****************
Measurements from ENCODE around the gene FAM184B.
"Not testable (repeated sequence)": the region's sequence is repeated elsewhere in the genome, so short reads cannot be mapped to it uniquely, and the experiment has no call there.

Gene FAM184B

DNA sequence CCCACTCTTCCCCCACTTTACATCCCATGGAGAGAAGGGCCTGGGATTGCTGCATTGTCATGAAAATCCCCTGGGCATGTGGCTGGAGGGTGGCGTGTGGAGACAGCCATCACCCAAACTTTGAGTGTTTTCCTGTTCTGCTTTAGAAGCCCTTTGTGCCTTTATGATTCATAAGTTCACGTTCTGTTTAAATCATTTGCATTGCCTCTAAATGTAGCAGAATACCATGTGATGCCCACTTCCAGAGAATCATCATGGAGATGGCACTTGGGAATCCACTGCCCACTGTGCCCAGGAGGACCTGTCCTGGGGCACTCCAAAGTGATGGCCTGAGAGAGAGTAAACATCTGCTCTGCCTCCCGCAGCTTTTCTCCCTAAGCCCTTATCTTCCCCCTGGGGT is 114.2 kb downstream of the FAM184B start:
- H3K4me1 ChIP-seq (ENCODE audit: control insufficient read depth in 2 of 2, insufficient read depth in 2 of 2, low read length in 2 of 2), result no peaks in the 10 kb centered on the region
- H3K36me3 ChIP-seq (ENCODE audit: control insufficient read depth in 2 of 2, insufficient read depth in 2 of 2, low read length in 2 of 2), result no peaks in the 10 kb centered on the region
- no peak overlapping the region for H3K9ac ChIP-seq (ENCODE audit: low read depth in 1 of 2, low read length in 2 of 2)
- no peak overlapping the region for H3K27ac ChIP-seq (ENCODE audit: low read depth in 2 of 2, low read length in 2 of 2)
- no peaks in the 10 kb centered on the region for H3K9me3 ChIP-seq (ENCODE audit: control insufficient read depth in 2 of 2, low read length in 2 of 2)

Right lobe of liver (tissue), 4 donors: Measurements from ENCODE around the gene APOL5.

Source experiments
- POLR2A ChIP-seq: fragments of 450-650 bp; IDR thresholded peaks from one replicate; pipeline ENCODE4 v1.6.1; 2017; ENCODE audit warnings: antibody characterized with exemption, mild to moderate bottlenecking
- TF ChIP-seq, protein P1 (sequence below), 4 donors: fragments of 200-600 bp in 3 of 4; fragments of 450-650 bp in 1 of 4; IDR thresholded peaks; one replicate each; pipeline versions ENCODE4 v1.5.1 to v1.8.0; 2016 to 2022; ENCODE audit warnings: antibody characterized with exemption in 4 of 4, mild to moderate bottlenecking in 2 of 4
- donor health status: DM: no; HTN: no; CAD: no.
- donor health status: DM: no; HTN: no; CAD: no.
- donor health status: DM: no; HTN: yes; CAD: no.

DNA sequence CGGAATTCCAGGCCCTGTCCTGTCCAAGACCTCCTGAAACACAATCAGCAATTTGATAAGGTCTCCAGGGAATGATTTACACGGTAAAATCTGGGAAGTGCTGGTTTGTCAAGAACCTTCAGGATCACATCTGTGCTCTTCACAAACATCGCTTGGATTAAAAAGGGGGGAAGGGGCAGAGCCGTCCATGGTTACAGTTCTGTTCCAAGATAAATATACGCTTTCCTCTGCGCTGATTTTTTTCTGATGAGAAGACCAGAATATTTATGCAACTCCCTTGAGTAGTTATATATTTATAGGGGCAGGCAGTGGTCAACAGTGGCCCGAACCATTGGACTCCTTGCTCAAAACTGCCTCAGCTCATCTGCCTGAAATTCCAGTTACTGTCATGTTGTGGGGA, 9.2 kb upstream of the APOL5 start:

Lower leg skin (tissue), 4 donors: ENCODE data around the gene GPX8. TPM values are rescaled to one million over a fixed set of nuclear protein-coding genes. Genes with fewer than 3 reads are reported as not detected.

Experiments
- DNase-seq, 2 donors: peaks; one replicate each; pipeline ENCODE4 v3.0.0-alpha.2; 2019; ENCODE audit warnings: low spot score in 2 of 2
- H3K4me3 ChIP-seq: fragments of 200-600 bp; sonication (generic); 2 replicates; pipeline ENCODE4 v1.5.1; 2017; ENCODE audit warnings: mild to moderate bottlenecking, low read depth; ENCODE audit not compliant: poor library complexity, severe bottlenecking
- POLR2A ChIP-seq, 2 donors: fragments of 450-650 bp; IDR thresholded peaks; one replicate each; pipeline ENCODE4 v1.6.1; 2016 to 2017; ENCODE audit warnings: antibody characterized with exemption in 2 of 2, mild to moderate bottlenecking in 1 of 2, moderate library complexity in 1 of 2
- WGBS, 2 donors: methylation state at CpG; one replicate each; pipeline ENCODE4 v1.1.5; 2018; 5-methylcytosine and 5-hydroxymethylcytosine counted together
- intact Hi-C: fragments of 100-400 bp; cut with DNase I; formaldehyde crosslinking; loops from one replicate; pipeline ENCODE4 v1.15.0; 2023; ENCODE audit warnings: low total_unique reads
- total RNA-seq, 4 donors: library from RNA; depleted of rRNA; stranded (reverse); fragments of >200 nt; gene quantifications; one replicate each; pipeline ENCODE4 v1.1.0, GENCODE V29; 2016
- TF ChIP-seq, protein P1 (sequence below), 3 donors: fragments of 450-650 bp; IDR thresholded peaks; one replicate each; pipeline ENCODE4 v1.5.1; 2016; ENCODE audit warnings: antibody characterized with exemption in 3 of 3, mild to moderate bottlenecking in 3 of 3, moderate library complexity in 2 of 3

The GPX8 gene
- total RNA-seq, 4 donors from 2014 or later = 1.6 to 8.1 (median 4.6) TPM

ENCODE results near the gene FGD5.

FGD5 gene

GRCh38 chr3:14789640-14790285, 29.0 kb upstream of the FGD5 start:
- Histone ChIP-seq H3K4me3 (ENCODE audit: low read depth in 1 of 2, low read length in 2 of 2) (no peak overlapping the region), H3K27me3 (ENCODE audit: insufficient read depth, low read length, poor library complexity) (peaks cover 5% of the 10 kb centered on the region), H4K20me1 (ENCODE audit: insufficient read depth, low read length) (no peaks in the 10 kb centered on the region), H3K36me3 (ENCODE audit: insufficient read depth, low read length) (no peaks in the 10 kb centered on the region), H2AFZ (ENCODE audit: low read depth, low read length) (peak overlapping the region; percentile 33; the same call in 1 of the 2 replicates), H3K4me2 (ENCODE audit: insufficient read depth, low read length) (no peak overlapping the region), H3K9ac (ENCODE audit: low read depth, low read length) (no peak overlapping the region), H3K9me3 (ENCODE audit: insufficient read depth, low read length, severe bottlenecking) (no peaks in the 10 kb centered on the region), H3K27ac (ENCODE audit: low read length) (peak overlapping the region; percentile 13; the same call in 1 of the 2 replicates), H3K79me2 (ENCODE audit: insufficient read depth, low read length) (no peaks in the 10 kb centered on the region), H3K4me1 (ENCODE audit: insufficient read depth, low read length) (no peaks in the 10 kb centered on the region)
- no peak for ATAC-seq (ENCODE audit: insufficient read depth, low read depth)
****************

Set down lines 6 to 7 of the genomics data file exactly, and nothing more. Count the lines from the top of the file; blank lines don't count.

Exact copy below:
- H3K36me3 ChIP-seq (ENCODE audit: control insufficient read depth in 2 of 2, insufficient read depth in 2 of 2, low read length in 2 of 2), result no peaks in the 10 kb centered on the region
- no peak overlapping the region for H3K9ac ChIP-seq (ENCODE audit: low read depth in 1 of 2, low read length in 2 of 2)